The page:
Reading Yassmin's Story

I've just finished re-reading Yassmin's Story: Who Do You Think I Am? You read that right...I re-read it. This is one of the fastest reads I've had in a long time. In this memoir, 24-year-old Yassmin tells of her experiences as an immigrant to Australia from Sudan. Her experiences are magnified by the fact that she is a Muslim woman who chooses to wear the hijab.

I was drawn to the book by the power of Yassmin's personality and her diverse "identities". As Yassmin says, she has "the privilege and blessing of taking on multiple identities." At the mere age of 24, Yassmin has an impressive and diverse resume. She is a mechanical engineer / supervisor on an oil rig.

In the prologue, Yassmin describes her refuge, the helideck. She says "I'm sitting on the helideck in the middle of the ocean, hundreds of kilometres away from any land. It's the dead of night, the only time I find peace and the chance to be alone on an oil rig..."

OKAY, hold on.  I want to take a moment to really think about where Yassmin finds refuge. She finds it on the helicopter deck of her oil rig.  To fully appreciate this, you may need a visual. This is a photo of an oil rig out in the middle of the ocean.

Source


Yassmin is able to share her experiences in a candid, easy style. She shares on a granular level how her parents' lives were changed by the overthrow of the democratic government. She shares what led them to leave their family, home and country.  


She identifies with several minority groups, but not always at the same time. She is a woman. She is African-Austrailian. She is Muslim. She is a woman engineer. She is a woman supervisor on an oil rig, which is still a predominately male field of work.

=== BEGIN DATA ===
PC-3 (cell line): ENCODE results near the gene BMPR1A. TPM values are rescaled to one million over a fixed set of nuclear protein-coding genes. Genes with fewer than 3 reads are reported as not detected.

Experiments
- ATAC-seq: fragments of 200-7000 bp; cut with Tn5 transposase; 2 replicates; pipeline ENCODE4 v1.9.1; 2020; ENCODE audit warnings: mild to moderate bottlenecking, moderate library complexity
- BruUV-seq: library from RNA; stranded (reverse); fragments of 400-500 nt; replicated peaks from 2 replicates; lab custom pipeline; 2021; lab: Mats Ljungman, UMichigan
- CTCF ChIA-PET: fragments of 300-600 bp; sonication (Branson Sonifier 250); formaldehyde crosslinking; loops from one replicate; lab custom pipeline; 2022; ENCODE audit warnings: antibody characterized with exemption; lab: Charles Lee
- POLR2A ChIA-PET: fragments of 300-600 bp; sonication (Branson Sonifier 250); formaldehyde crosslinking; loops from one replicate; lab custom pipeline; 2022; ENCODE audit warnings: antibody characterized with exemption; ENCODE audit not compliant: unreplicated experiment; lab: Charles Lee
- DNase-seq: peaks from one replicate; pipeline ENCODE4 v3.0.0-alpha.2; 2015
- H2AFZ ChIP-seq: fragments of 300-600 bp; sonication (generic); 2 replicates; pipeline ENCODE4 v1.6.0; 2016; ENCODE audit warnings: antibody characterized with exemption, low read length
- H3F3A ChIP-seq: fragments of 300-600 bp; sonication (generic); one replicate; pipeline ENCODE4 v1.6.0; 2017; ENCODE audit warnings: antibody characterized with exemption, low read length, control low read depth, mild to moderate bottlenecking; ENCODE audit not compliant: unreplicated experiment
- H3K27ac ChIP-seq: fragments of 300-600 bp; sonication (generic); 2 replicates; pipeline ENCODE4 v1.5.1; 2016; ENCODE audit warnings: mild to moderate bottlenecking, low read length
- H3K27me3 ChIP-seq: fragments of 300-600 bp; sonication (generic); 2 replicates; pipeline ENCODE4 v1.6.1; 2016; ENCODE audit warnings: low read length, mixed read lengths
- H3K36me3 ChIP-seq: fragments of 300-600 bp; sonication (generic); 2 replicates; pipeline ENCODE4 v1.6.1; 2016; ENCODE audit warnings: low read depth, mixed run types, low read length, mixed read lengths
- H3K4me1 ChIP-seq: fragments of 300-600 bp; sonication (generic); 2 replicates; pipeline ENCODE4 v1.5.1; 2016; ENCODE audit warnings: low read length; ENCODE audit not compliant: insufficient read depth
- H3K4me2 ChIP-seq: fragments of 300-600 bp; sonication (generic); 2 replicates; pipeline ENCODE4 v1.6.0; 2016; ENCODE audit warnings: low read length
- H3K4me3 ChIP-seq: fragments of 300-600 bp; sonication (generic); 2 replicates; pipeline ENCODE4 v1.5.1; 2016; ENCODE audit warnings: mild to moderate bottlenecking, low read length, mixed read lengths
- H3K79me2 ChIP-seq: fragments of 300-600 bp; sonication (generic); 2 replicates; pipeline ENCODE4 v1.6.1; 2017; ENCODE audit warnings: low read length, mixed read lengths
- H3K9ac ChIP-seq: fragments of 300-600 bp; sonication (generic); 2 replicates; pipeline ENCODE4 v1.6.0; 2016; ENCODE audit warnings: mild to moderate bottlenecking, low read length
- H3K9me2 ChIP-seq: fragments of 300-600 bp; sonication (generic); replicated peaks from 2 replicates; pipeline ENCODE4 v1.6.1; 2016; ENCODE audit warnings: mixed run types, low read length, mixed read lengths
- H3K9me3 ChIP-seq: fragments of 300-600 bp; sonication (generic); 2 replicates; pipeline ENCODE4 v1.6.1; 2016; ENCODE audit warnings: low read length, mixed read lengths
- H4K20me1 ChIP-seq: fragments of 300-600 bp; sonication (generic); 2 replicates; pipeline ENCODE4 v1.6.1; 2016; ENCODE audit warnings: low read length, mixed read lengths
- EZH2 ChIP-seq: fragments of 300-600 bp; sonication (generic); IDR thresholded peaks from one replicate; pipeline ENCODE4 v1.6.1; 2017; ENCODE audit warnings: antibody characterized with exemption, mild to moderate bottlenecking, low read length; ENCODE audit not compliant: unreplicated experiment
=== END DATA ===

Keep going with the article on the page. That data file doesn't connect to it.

Yassmin shares observations of different forms of bias and oppression that affect Muslim women in western society. She shares this without bitterness. She gives what can be considered an alternate point of view of Islam and women's choices and freedoms. Acknowledging that there are women around the world who are oppressed and that some of these women happen to also be Muslim, Yassmin explains, "But their Islam is not the cause of their oppression; the cause is usually the regime they are in, their economic circumstances or the patriarchal environment and culture." 

Yassmin's story is uplifting. It's an "I can if I think I can" story. She is able to share her perspective of societal norms that may need to be challenged. At the same time, she shares so much gratitude for her life. She is grateful to both parents for their sacrifices that included leaving their country to ensure a better life for her and her brother. She is grateful for a stable childhood and she is grateful for her privilege of having a good education. She is grateful for the "...privilege of having a stable job, the privilege of wealth that allows me to access technology, food and media freely..."

It was a pleasure to read this young woman's positive outlook and positive accomplishments. It's eye opening to see and understand more clearly how systems appear to someone with a different point of view. It is refreshing to be reminded of the gifts of privilege that often goes unacknowledged. 

If you read this memoir, I hope you share your thoughts with me. 

Cheers!

~Kimberly

I received an early copy of this book from NetGalley in exchange for an honest review.




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